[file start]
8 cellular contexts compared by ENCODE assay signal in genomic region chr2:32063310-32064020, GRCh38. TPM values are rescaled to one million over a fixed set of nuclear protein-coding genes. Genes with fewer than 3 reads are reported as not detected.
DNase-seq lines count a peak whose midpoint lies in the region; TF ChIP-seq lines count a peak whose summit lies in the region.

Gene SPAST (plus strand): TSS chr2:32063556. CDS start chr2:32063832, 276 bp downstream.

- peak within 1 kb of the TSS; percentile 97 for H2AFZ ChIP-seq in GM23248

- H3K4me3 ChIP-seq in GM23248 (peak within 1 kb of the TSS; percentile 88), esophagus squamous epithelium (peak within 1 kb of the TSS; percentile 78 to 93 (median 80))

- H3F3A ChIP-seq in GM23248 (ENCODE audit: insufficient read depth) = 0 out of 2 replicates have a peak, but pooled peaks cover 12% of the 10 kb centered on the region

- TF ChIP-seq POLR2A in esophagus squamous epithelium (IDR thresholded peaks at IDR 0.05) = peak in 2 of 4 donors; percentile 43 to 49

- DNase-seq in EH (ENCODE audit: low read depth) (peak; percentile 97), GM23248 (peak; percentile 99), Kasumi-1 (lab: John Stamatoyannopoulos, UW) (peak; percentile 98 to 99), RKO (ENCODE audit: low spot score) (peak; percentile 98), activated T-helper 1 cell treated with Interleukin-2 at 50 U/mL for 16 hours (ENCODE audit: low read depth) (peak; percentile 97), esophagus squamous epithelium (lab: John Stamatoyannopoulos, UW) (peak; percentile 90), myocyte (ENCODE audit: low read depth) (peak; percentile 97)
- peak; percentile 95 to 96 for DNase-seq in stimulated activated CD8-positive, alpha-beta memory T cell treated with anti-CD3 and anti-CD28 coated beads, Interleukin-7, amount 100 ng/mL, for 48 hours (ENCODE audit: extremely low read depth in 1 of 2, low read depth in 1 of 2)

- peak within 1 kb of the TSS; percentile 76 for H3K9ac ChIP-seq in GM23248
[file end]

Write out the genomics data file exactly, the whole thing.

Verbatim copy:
8 cellular contexts compared by ENCODE assay signal in genomic region chr2:32063310-32064020, GRCh38. TPM values are rescaled to one million over a fixed set of nuclear protein-coding genes. Genes with fewer than 3 reads are reported as not detected.
DNase-seq lines count a peak whose midpoint lies in the region; TF ChIP-seq lines count a peak whose summit lies in the region.

Gene SPAST (plus strand): TSS chr2:32063556. CDS start chr2:32063832, 276 bp downstream.

- peak within 1 kb of the TSS; percentile 97 for H2AFZ ChIP-seq in GM23248

- H3K4me3 ChIP-seq in GM23248 (peak within 1 kb of the TSS; percentile 88), esophagus squamous epithelium (peak within 1 kb of the TSS; percentile 78 to 93 (median 80))

- H3F3A ChIP-seq in GM23248 (ENCODE audit: insufficient read depth) = 0 out of 2 replicates have a peak, but pooled peaks cover 12% of the 10 kb centered on the region

- TF ChIP-seq POLR2A in esophagus squamous epithelium (IDR thresholded peaks at IDR 0.05) = peak in 2 of 4 donors; percentile 43 to 49

- DNase-seq in EH (ENCODE audit: low read depth) (peak; percentile 97), GM23248 (peak; percentile 99), Kasumi-1 (lab: John Stamatoyannopoulos, UW) (peak; percentile 98 to 99), RKO (ENCODE audit: low spot score) (peak; percentile 98), activated T-helper 1 cell treated with Interleukin-2 at 50 U/mL for 16 hours (ENCODE audit: low read depth) (peak; percentile 97), esophagus squamous epithelium (lab: John Stamatoyannopoulos, UW) (peak; percentile 90), myocyte (ENCODE audit: low read depth) (peak; percentile 97)
- peak; percentile 95 to 96 for DNase-seq in stimulated activated CD8-positive, alpha-beta memory T cell treated with anti-CD3 and anti-CD28 coated beads, Interleukin-7, amount 100 ng/mL, for 48 hours (ENCODE audit: extremely low read depth in 1 of 2, low read depth in 1 of 2)

- peak within 1 kb of the TSS; percentile 76 for H3K9ac ChIP-seq in GM23248